Offshore market worsens

The New York Mercantile Exchange (NYMEX) predicts that WTI crude oil will remain below $80 bbl. through 2022. The U.S. Energy Information Administration says it may break the $80 mark a year earlier. Either date is a long time for an industry in disarray. 

Walker Moody, chief operating officer for asset management at Houston’s Tudor, Pickering and Holt Co., put it succinctly at Rice University’s Baker Institute in late September. “It’s ugly out there, and the duration of the downturn is causing more distress within the industry, and more angst within the investment community, than we have seen in a very long time.” The distress and angst was detailed by Chris Tomlinson in the Houston Chronicle. He noted that during the second quarter, “77 percent of energy companies in the S&P 500 cut capital expenditures, spending 23.8 percent less than they did during the same period in 2014.” More deep cuts are expected next year.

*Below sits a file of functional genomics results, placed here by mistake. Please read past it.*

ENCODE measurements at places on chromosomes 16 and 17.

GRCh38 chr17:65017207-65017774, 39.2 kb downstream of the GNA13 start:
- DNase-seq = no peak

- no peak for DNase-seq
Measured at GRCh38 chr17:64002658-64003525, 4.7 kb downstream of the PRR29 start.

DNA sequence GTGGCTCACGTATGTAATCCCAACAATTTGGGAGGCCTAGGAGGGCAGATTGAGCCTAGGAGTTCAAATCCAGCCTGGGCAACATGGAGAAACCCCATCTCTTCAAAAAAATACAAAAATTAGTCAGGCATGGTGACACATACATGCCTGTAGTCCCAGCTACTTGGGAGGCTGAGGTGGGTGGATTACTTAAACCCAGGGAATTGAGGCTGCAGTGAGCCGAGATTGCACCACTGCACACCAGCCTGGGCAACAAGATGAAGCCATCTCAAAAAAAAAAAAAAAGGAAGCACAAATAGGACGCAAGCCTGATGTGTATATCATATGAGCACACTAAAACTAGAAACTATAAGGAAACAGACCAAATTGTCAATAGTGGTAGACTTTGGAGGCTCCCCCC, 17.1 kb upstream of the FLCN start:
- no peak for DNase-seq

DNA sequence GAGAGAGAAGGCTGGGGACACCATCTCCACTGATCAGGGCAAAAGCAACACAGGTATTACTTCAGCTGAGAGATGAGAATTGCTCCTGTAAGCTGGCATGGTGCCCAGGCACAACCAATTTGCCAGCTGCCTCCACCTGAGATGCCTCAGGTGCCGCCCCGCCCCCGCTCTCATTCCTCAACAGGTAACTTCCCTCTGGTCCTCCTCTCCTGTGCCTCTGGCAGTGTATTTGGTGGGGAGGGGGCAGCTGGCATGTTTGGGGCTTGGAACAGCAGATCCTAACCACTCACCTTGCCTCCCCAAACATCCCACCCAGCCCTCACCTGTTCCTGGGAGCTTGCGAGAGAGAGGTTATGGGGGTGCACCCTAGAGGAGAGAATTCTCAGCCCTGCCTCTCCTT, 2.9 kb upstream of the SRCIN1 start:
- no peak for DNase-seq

The implications for the oil and gas industry are devastating. Many companies are now showing negative balance sheets, paying more in debt service than the revenue they generate. Access to credit has, more or less, dried up. If the oil and gas industry remains in the current low price scenario longer, a third to a quarter of the industry could go bankrupt, said Moody.

The bottom line is bleak. A comparison of WorkBoat’s August 2014 and August 2015 day rates show that rates have dropped 15% for OSVs over 5,000 dwt, 25% for OSVs from 3,000 to 3,999 dwt, and 37% for OSVs below 2,000 dwt. With another 10% drop in spending predicted for next year, it will only get worse.

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